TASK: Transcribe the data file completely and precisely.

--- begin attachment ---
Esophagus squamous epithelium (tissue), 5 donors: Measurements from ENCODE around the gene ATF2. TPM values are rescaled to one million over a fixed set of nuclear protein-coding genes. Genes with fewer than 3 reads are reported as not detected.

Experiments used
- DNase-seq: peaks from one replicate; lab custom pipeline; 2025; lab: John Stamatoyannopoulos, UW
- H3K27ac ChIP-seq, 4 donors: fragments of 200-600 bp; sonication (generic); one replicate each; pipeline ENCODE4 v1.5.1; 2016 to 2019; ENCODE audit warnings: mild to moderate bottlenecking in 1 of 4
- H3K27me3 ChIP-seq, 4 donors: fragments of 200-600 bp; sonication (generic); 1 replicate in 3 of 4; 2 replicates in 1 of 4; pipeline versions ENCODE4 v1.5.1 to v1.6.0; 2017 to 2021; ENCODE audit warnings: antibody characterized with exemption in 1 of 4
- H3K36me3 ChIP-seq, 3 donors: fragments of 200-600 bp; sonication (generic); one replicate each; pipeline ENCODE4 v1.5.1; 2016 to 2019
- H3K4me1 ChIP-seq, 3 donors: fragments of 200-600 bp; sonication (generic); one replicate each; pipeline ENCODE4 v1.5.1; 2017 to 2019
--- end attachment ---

Esophagus squamous epithelium (tissue), 5 donors: Measurements from ENCODE around the gene ATF2. TPM values are rescaled to one million over a fixed set of nuclear protein-coding genes. Genes with fewer than 3 reads are reported as not detected.

Experiments used
- DNase-seq: peaks from one replicate; lab custom pipeline; 2025; lab: John Stamatoyannopoulos, UW
- H3K27ac ChIP-seq, 4 donors: fragments of 200-600 bp; sonication (generic); one replicate each; pipeline ENCODE4 v1.5.1; 2016 to 2019; ENCODE audit warnings: mild to moderate bottlenecking in 1 of 4
- H3K27me3 ChIP-seq, 4 donors: fragments of 200-600 bp; sonication (generic); 1 replicate in 3 of 4; 2 replicates in 1 of 4; pipeline versions ENCODE4 v1.5.1 to v1.6.0; 2017 to 2021; ENCODE audit warnings: antibody characterized with exemption in 1 of 4
- H3K36me3 ChIP-seq, 3 donors: fragments of 200-600 bp; sonication (generic); one replicate each; pipeline ENCODE4 v1.5.1; 2016 to 2019
- H3K4me1 ChIP-seq, 3 donors: fragments of 200-600 bp; sonication (generic); one replicate each; pipeline ENCODE4 v1.5.1; 2017 to 2019